So, when I was talking about my blog earlier this week, someone asked me to write a blog about new managers. This is an interesting topic because there are a number of ways that you can come into that role. Here are some things to think about when you step up into a leadership role.
- Changing relationships. When you move up from within a team, the relationships can get very awkward very quickly. Your lunchtime buddy may now be your direct report. This can be very difficult to navigate. As always, I am going to suggest communication as your best tool in working this out. Some folks will handle this well, others will test you, but the biggest challenge could be how you make the transition. It can feel like a huge betrayal going from one of “us” to one of “them.” It is critical that you give yourself a little breathing room to find your new voice. Hold good boundaries with your thoughts and feelings about the change. Observe with a new perspective (as the manager) and see if you can find a way to hold onto some of the goodwill that you had as one of the “us” while you transform into one of the “them.”
- Filling someone else’s shoes. Unless you have a new role created for you, you are filling someone else’s shoes. Whether you are better or worse at the job does not matter. You are almost certainly different. This difference will be pointed out to you repeatedly and you will have to decide how to handle it. I suggest that you remain as neutral as possible and establish your own objectives and guidelines for the work (once you have had a chance to figure out what they will be). Trying to compare yourself to the previous occupant of your role can backfire spectacularly even when you are attempting to be neutral (trust me, I know). To complicate matters even further, if you are coming from the outside into this role, you may not know what your predecessor was like. Learn your job and make your own decisions. Take advice and feedback from the people that you identify as objective and helpful. If you can, stay out of the big conflicts and dramatic changes until you have solidified your voice as the new manager.
- Your new team. When you come in from the outside, you will need to meet all of the people who will be on your new team. Be cautious about any snap judgments. Make sure to take the time to meet each of your new team members. Spend some time asking them about their roles on the team, what they like best about their jobs, and anything they would like to see changed. It is best if you can meet with each team member individually. It is a chance to get to know them on a personal level. Learn a fun fact about them and remember it. It will help you start developing those connections that will be essential to team development (cohesion, buy in, etc.). Another important thing to remember is that individuals can be very different one to one and in a group. Observe the group dynamic for as long as you can before you adjust how things are done (if these adjustments are needed, obviously). If you are lucky, the team will be excited to consider improvements in their work. If you are not, you may have a team that feels insulted and judged as inferior when you suggest doing something different. Learn your team, so you can time these discussion appropriately.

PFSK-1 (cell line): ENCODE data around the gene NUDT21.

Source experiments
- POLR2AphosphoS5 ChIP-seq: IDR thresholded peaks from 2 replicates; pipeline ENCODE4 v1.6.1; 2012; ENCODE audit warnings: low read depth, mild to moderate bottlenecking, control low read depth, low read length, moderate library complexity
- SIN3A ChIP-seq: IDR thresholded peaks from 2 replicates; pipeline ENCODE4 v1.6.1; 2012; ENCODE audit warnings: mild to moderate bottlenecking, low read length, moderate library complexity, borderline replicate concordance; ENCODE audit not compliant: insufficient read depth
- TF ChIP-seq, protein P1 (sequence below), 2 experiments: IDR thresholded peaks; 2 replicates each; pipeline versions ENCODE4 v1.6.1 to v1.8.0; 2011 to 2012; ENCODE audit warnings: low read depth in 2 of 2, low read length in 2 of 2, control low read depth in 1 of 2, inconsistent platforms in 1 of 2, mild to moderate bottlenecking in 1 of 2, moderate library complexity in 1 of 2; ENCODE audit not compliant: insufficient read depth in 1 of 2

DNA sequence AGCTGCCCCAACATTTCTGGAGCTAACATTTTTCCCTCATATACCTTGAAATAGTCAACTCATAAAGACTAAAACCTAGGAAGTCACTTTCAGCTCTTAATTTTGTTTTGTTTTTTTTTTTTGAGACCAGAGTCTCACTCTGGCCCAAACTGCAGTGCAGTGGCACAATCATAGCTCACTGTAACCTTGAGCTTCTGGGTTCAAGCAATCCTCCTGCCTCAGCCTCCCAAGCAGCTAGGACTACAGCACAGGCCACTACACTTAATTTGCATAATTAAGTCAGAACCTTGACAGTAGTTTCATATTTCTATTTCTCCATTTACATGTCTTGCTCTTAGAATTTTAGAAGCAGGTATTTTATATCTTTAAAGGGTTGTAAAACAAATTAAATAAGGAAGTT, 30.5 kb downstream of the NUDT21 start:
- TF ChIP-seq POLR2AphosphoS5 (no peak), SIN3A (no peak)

- Making a good first (and second and third) impression. Just as you are observing and learning your team members, they are observing and learning you. Okay, I almost just wrote judging you… you can tell where my mind is going. Right? Be aware that, as a leader, you will be one of the most watched people in the room. Especially as a new leader. From the moment you are announced as the new manager, you will be scrutinized a bit. I am not trying to scare you (okay, maybe a little), but it is important to remember that the formal interview for the position is not where the assessment of your capability ends. The team will ultimately decide how you are received in the company and how well your work gets done. This is not unique to managers, we are all impacted by our first impressions of people. Your best bet is to try to put your best foot forward from the first time you will be seen by your team. Some team members will warm up to you right away. They will seek out the individual meetings within the first few days that you start. They may even enthusiastically embrace you as a new player on the team. On the other hand, the team members that are slower to warm up will still be assessing you in the second and third team meetings. Pay attention to how you present yourself (as best as you can) until you have had a chance to connect with each team member individually.
- Early successes. For both your team members as well as your bosses, it is really important to have some early successes. As a new manager, you will be evaluated on the work of people you have barely met or just started managing. That’s a tough gig. Make sure that you identify one or two significant, but reachable, goals as soon as you can. This is fairly obvious, but an early win will help you develop credibility. This credibility helps your team to trust your judgment on bigger decisions down the road (which will help with buy in and forward momentum). This credibility may also help your superiors give you some breathing room to try things out (less scrutiny from above). Plus, who doesn’t like a win?
Moving into management can be challenging, but I have found it very rewarding throughout my career.
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